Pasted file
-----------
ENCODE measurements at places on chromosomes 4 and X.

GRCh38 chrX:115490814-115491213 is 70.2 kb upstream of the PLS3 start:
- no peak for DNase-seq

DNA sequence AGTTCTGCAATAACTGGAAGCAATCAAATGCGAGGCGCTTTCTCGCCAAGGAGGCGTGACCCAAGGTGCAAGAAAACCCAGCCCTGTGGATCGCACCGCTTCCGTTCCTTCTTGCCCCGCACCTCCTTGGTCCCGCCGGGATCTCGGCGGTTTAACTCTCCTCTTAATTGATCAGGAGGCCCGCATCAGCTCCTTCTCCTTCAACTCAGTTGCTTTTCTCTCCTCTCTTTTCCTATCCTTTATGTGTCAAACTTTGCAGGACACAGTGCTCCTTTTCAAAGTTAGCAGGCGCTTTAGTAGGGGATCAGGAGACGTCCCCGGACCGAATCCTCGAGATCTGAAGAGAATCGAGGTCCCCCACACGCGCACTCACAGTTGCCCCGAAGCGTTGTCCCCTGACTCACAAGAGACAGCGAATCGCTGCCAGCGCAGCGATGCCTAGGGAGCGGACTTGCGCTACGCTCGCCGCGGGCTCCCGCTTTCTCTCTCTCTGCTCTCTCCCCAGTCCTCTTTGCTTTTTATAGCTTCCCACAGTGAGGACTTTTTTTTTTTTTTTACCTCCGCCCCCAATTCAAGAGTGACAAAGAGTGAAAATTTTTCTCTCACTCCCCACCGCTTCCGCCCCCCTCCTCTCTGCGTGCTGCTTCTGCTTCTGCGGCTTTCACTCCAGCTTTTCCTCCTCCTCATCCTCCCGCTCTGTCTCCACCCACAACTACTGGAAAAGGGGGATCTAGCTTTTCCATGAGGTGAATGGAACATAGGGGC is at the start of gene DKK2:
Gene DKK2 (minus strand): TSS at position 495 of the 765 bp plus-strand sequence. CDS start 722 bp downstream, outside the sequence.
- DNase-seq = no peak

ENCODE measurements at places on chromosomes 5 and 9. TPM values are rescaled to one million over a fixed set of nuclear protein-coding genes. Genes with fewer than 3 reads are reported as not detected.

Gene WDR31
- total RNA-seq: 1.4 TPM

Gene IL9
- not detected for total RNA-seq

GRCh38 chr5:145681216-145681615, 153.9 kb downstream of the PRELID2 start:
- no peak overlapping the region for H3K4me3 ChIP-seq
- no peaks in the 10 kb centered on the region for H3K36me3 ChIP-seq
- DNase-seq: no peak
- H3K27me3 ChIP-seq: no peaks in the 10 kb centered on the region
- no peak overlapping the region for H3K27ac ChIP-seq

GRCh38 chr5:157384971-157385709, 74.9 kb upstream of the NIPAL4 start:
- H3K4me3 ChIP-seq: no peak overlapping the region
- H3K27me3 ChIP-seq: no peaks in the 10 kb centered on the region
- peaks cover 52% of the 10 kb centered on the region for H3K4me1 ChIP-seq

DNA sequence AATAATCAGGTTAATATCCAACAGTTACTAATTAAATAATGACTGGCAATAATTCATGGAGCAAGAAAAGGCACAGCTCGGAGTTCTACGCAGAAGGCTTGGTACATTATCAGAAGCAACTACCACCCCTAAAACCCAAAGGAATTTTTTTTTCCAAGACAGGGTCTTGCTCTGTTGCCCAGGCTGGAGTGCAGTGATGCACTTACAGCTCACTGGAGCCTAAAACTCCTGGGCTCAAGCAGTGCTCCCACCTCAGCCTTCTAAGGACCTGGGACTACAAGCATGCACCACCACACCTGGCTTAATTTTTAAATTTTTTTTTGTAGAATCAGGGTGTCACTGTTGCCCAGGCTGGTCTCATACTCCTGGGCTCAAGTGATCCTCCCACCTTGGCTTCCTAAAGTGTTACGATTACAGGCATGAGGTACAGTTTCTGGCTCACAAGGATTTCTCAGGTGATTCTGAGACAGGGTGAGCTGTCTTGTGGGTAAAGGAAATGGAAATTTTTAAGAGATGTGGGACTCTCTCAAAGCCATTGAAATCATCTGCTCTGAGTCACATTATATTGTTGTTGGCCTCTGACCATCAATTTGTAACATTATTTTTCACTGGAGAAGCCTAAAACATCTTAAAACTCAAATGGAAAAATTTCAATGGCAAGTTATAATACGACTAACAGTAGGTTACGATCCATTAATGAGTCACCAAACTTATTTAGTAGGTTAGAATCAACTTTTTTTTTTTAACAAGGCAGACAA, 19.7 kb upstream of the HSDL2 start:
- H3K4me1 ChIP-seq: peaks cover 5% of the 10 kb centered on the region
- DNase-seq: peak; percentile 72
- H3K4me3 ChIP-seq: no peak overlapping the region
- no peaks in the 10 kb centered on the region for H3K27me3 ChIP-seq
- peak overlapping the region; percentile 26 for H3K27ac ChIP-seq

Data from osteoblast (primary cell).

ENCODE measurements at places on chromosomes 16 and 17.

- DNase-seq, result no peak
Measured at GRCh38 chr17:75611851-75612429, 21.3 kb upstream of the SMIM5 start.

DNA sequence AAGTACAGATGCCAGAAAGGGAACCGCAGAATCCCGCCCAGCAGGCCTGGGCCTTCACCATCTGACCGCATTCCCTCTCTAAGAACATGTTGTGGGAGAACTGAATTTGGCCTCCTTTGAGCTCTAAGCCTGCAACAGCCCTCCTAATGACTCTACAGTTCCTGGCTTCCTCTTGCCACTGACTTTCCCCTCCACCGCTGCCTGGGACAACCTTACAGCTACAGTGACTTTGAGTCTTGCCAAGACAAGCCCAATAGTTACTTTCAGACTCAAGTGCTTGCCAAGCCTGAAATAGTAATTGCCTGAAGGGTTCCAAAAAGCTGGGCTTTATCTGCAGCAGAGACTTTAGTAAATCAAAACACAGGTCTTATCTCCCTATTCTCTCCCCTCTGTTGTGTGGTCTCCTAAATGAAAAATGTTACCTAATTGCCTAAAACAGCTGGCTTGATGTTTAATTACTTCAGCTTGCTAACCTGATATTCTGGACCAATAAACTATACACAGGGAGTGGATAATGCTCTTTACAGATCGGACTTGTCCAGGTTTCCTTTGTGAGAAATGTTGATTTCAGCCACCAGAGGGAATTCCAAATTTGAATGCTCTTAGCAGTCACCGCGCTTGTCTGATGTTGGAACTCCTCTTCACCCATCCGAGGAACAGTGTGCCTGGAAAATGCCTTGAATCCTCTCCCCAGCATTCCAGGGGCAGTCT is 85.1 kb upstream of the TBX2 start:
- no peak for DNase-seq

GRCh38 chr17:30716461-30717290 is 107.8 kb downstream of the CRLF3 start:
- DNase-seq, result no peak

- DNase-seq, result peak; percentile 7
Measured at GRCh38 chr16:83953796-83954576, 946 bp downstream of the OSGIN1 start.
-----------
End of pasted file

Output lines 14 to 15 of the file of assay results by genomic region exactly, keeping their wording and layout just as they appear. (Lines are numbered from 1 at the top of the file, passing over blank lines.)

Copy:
- no peaks in the 10 kb centered on the region for H3K36me3 ChIP-seq
- DNase-seq: no peak